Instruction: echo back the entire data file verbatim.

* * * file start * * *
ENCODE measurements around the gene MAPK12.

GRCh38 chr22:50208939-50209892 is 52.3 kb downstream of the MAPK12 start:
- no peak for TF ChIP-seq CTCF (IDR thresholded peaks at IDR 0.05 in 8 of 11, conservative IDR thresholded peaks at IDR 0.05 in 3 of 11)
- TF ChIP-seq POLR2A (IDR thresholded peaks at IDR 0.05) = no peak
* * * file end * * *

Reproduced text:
ENCODE measurements around the gene MAPK12.

GRCh38 chr22:50208939-50209892 is 52.3 kb downstream of the MAPK12 start:
- no peak for TF ChIP-seq CTCF (IDR thresholded peaks at IDR 0.05 in 8 of 11, conservative IDR thresholded peaks at IDR 0.05 in 3 of 11)
- TF ChIP-seq POLR2A (IDR thresholded peaks at IDR 0.05) = no peak